Sunday, July 21, 2024

Breaking Island News

Indian Ocean: President of the Maldives Becomes a Climate Change Icon

The premier of a riveting documentary about President Mohamed Nasheed has brought global attention to the real impact of climate change on island nations.

(Poster by Actual Films)

Few images are as dramatic as that of an entire nation being simply washed off the face of the planet. Like a modern-day Atlantis, a country simply sinks beneath the ocean’s waves, leaving thousands of people stateless, bereft of a home or national identity. According to a new documentary, which just took home the top Audience Award in its category at the Toronto International Film Festival (TIFF), this is exactly what Maldivian president Mohamed Nasheed fears his people will become – refugees from a warming planet.

The film, The Island President, follows Nasheed’s long path to from obscurity to the international stage. A true populist, Nasheed fought the Maldives’ notoriously corrupt government system in a long campaign for legitimate democracy, until he was swept into office on a tidal wave of support at the age of 41. His battle was hard-won, however; he suffered years of torture and imprisonment throughout the 1990’s due to his pro-democracy activism, beginning with an article he had published in a magazine at the young age of 23, which accused the then-government of rigging elections.

Once Nasheed attained the presidency, his activism took on a far broader scope – and the stakes became infinitely higher. Upon taking his office, his overwhelming priority became bringing attention to the plight his country’s 1,200 coral islands and cays would suffer, should sea levels rise even a small amount due to climate change. The country, one of the lowest on the planet, is an average of just 1.5 metres above sea level, with sandy soil that is highly vulnerable to erosion.  The situation is seen as urgent by many scientists; the United Nations’ environmental panel has warned that, at the current rates of sea level rise, the country will be completely uninhabitable by 2100.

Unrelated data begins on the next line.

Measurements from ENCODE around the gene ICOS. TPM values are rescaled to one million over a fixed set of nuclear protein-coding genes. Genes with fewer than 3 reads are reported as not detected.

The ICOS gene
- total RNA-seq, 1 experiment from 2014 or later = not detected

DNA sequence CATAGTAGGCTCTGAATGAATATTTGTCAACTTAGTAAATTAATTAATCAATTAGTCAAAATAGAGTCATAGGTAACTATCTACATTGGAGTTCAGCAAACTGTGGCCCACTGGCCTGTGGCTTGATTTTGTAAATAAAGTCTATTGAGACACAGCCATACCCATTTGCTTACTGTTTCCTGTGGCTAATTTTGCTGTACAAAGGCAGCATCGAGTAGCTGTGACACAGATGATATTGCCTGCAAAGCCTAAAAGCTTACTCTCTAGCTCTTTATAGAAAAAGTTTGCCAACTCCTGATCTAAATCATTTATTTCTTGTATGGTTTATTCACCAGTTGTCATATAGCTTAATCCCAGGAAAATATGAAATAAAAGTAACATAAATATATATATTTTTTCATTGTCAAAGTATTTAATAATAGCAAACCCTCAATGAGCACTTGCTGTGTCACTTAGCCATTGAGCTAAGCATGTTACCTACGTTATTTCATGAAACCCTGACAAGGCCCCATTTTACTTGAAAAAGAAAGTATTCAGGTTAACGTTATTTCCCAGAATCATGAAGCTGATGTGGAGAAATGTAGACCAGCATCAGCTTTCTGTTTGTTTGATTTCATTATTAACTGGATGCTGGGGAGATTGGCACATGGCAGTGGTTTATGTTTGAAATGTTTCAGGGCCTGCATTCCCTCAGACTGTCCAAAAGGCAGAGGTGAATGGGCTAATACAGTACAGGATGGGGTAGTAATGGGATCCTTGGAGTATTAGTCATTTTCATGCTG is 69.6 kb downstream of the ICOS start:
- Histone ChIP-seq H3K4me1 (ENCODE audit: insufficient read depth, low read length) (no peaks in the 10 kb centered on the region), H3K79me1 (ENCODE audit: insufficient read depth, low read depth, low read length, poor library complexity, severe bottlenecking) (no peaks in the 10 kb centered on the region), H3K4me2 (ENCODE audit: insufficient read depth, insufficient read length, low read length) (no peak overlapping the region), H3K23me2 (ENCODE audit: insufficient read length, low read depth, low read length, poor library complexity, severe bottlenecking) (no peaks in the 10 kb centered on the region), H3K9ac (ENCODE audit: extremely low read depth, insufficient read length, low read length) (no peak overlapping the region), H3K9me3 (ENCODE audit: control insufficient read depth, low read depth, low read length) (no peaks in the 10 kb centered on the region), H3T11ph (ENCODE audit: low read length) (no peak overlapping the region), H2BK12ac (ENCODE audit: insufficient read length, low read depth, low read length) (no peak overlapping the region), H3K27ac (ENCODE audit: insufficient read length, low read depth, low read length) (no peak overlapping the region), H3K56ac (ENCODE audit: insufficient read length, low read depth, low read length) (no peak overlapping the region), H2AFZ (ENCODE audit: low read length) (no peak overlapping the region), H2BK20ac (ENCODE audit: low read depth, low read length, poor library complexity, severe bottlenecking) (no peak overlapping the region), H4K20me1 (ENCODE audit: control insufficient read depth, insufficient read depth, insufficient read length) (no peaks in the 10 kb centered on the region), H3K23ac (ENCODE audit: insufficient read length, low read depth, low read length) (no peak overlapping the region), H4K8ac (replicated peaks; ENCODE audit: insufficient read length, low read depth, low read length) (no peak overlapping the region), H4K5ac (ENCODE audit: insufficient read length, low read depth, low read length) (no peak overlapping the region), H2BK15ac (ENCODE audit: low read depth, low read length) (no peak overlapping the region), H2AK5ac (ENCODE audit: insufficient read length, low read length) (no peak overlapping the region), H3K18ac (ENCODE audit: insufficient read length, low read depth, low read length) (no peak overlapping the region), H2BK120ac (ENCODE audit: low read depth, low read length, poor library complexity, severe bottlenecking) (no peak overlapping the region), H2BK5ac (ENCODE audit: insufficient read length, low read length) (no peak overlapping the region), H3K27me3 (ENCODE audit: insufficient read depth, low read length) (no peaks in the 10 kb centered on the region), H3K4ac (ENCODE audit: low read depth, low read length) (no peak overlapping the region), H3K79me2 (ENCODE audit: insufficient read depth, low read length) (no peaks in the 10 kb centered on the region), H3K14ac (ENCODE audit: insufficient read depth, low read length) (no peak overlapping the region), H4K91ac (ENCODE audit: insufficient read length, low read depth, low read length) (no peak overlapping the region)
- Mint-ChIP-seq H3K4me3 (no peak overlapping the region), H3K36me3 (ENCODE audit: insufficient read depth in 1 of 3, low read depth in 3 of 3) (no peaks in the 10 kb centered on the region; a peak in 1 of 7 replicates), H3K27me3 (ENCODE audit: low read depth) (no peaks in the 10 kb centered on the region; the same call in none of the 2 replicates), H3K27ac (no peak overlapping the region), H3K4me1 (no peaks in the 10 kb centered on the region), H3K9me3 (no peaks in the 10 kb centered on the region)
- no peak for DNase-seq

(Image of Male by Shahee Ilyas)

For years, the president has been public about the Maldives’ efforts to purchase land from other countries in case of a deluge. At one cabinet meeting, Nasheed reportedly said that: “We do not want to leave the Maldives, but we also do not want to be climate refugees living in tents for decades. Sri Lanka and India are our targets because they have similar cultures, cuisines and climates. Australia is also being considered because of the amount of unoccupied land available.” In early 2011, a new tactic was announced to protect the country from rising waters– he was in talks with the government of Bangladesh to acquire millions of tonnes of sand to fortify the islands.

Through the aid of NGOs like Unicef and, Nasheed also became a strong international voice for stricter carbon emissions rules, and more financial support from world powers for small countries impacted by global warming. Some of his efforts have been extreme; in 2009, he famously held a cabinet meeting underwater, with the participants in scuba gear. If Nasheed has demonstrated one outstanding talent since taking office, it has been getting the attention of the international community – and with warm reception of The Island President at TIFF, his campaign against climate change may have gained a whole new audience.

Read a review of The Island President:

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